Dead End in Norvelt

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Dead End in Norvelt
Dead End in Norvelt cover.jpg
First edition
Author Jack Gantos
Country United States
Language English
Genre Children's historical novel, autobiographical novel, mystery, comedy, political economy
Publisher Farrar, Straus and Giroux
Publication date
September 13, 2011
Media type Print (hardcover)
Pages 341 pp
ISBN 978-0-374-37993-3
OCLC 692290969
LC Class PZ7.G15334 Dd 2011[1]

Dead End in Norvelt is an autobiographical novel by the American author Jack Gantos, published by Farrar, Straus and Giroux in 2011. It features a boy named Jack Gantos and is based partly on the author's childhood in Norvelt, Pennsylvania.[citation needed] According to one reviewer, the "real hero" is "his home town and its values", a "defiantly political" message.[2]

The American Library Association awarded Gantos and Dead End the 2012 Newbery Medal, honoring the book as the year's "most distinguished contribution to American literature for children".[3][4] It also won the annual Scott O'Dell Award for Historical Fiction.[5] In Britain, where it was published by the Transworld Publishers imprint Corgi Books, it was one of eight books on the longlist for the annual Guardian Children's Fiction Prize.[6]

Newbery judges called the book "achingly funny"[4] and one British reviewer called it "rib-splitting".[7]

Plot[edit]

Dead End takes place during the summer after the American schoolboy Jack Gantos fires his father's war trophy, a Japanese sniper rifle thinking it is unloaded, but a bullet somehow flies out.. As punishment, he must stay in the house except as sent by his mother to help their elderly neighbor Miss Volker whom upon jack's arrival, boils her hands in water and bites off the blisters, Which results in jack getting a nosebleed. Aside from that Miss Volker also writes obituaries for the town newspaper. He notices that elderly, "original Norvelters" are dying away relatively fast. Later, a Hells Angel gang member is hit by a semi truck while crazily dancing a three-mile stretch, and the rest of the Hells Angel gang begins to light houses on fire. Even later, Jack's dad acquires a J-3 airplane, and assigns Jack to dig an underground bomb shelter as the dad builds a runway for the plane, and Jack gets a car from Miss Volker as a birthday present. As Jack thinks about the strange rate of deaths in original Norvelters, he realizes that thin mint Girl Scout cookies may have something to do with it because many people in town were using it. Soon, Miss Volker is placed in house arrest when the police find poisoned chocolates in her basement and accuse her of feeding them to the old Norvelters. While visiting her, Miss Volker says that a man named Mr. Spizz admitted to killing the Norvelters, and that Mr. Spizz stole Jack's car to get a six-hour headstart on police.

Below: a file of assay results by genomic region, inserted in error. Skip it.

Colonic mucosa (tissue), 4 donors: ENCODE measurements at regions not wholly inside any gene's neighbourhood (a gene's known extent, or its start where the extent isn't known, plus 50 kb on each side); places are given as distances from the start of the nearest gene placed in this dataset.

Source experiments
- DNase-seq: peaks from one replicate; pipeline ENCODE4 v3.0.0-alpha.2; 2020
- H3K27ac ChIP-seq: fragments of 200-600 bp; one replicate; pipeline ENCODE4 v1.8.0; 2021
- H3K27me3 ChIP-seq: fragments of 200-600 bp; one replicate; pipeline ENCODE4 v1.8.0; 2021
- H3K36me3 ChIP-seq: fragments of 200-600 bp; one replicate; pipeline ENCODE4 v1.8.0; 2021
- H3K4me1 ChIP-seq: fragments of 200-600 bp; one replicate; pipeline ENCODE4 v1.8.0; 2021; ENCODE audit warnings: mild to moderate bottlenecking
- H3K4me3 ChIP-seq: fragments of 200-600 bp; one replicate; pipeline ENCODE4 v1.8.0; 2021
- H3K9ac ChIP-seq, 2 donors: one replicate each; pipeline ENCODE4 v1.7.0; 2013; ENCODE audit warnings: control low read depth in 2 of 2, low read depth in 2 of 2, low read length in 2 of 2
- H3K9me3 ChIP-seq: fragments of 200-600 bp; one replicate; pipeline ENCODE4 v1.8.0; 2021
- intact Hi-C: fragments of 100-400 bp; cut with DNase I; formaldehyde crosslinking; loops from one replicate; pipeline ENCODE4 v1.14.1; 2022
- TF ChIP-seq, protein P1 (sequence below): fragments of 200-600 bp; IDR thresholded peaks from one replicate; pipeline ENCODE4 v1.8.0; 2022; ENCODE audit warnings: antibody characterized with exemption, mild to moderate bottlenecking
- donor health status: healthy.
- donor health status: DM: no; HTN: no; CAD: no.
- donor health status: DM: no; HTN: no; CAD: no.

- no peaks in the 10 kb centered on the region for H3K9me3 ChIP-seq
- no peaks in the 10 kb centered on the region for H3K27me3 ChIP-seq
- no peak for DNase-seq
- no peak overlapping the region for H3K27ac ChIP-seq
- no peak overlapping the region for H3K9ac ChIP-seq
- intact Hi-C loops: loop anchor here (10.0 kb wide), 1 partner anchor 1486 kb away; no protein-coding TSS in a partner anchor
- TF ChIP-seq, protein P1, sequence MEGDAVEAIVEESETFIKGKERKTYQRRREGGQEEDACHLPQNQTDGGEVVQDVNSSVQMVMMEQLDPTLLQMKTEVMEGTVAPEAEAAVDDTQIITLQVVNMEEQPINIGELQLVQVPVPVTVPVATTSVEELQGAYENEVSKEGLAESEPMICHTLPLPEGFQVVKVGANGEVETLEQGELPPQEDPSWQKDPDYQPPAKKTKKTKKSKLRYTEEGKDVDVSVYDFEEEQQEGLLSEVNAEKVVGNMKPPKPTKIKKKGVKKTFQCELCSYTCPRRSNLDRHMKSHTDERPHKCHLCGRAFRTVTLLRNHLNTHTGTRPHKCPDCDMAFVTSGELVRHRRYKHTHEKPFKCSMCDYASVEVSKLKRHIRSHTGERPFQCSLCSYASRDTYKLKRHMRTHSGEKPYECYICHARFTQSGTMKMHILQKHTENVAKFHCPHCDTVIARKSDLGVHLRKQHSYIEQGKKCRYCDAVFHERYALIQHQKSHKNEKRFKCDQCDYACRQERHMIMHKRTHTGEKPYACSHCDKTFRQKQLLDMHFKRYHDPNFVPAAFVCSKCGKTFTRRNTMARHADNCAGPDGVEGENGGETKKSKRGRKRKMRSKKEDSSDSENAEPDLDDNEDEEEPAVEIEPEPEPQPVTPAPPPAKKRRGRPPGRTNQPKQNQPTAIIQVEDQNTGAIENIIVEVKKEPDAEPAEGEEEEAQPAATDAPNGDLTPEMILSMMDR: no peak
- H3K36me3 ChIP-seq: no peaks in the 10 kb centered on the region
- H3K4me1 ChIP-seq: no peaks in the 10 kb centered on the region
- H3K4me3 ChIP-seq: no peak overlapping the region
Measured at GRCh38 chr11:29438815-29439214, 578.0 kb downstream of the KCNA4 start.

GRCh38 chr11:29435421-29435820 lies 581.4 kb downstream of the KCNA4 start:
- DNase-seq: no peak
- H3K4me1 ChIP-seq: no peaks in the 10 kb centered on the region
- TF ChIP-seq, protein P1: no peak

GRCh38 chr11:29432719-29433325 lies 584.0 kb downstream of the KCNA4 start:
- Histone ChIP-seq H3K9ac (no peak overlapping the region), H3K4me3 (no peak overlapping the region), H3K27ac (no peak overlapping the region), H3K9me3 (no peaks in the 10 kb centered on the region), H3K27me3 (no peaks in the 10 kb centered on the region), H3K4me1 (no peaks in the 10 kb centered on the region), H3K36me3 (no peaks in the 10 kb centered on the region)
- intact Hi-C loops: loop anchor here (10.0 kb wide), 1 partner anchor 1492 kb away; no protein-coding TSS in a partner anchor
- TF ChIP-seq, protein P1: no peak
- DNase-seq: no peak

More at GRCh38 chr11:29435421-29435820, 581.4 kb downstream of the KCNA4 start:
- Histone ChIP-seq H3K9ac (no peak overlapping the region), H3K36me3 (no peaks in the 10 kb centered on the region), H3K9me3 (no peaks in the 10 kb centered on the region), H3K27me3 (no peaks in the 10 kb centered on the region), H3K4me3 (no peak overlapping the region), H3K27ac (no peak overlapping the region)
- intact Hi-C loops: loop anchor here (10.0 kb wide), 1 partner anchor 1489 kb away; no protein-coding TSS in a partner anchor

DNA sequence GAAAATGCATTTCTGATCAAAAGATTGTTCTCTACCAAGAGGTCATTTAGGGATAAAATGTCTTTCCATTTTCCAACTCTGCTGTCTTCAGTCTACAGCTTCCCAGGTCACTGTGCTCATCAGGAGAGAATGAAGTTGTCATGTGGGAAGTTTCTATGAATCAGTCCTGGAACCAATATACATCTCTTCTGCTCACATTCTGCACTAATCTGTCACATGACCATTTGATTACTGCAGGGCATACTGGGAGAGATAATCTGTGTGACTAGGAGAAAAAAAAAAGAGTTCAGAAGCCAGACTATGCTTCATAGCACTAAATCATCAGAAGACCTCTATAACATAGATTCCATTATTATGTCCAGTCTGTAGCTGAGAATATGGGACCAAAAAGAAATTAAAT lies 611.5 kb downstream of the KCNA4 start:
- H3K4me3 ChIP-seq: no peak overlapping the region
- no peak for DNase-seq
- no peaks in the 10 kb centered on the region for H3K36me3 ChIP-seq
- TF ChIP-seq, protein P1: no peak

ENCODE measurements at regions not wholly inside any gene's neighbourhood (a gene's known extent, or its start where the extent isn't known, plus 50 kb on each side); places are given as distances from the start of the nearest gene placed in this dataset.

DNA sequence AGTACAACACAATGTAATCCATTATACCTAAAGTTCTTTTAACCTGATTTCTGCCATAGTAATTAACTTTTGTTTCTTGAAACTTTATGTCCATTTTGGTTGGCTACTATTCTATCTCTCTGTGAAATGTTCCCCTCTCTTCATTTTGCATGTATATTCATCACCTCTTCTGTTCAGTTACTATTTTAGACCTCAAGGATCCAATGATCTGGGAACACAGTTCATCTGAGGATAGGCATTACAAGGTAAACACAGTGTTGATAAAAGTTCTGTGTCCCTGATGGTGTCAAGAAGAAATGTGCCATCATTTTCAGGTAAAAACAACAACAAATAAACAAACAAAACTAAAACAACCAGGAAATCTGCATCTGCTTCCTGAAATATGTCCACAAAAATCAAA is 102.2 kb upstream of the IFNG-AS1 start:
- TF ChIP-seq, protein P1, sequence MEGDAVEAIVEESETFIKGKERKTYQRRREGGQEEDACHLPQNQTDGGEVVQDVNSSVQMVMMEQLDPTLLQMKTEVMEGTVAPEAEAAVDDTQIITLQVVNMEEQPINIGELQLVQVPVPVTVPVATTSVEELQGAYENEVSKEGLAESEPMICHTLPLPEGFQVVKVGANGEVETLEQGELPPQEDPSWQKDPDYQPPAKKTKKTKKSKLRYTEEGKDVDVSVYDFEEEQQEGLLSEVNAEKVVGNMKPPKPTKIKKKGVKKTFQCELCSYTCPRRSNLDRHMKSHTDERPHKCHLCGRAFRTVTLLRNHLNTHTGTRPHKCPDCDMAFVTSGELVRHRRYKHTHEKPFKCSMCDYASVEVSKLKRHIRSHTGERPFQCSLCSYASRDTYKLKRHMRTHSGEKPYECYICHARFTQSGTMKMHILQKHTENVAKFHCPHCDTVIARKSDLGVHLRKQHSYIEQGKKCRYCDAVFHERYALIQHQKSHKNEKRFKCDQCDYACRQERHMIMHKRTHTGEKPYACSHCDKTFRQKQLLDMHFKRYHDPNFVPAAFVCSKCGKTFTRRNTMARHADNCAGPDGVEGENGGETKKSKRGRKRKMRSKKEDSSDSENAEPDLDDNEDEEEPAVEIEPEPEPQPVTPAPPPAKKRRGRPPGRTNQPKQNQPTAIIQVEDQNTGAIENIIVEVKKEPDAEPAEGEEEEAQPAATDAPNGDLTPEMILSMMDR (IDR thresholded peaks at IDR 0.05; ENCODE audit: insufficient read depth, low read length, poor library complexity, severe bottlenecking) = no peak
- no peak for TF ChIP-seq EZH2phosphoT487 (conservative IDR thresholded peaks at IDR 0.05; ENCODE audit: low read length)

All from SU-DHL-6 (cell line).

Themes[edit]

In the book Dead End In Norvelt, people use power to control others. The Newbery Medal judges, who are American children's librarians, cited the importance of history and reading.[4] The Guardian Prize judges, who are British children's novelists, cited "self-sufficiency, community, and neighbourliness".[6]

Children's writer Josh Lacey, one British reviewer of Dead End, called it "defiantly political"; one of its messages is "don't forget the narratives of American life that have been neglected or deliberately buried by the dominant culture." "[T]he real hero of the novel isn't Jack himself, but his home town and its values. Norvelt was a New Deal town built by the US government to house poor families and named after Eleanor Roosevelt, described by Miss Volker as 'the greatest American woman who has ever lived'."[2]

Level[edit]

Another Irish reviewer suggested that "every Elder will be able to relate to Jack's character" and recommended the book for readers age 9 to 13.[7] The Guardian Prize judges recommended it for ages 12 and up.[6]

See also[edit]

Jack Gantos . web

References[edit]

  1. ^ "Dead end in Norvelt" (first edition). Library of Congress Catalog Record. Retrieved 2012-10-27.
  2. ^ a b Josh Lacey. "Dead End in Norvelt by Jack Gantos - review: A defiantly political tale". The Guardian, June 29, 2012. Retrieved 2012-10-27.
  3. ^ "2012 ALSC book and media award winners". Association for Library Service to Children. Retrieved 2012-01-24. 
  4. ^ a b c Alison Flood. "'Screwball mystery' by Jack Gantos wins oldest children's books prize". guardian.co.uk, January 23, 2012. Retrieved 2012-10-27.
  5. ^ Roger Sutton (January 17, 2012). "2012 Scott O'Dell Award for Historical Fiction". The Horn Book. Retrieved 2012-01-26. 
  6. ^ a b c "Discover the Guardian children's fiction prize 2012 longlist - gallery". guardian.co.uk, June 8, 2012. Retrieved 2012-10-27.
  7. ^ a b Krazy Kesh. "Dead End in Norvelt by Jack Gantos - review: every child will be able to relate to Jack's character". Krazy Kesh. guardian.co.uk, May 13, 2012. Retrieved 2012-10-27.

External links[edit]

Awards
Preceded by
Moon Over Manifest
Newbery Medal recipient
2012
Succeeded by
The One and Only Ivan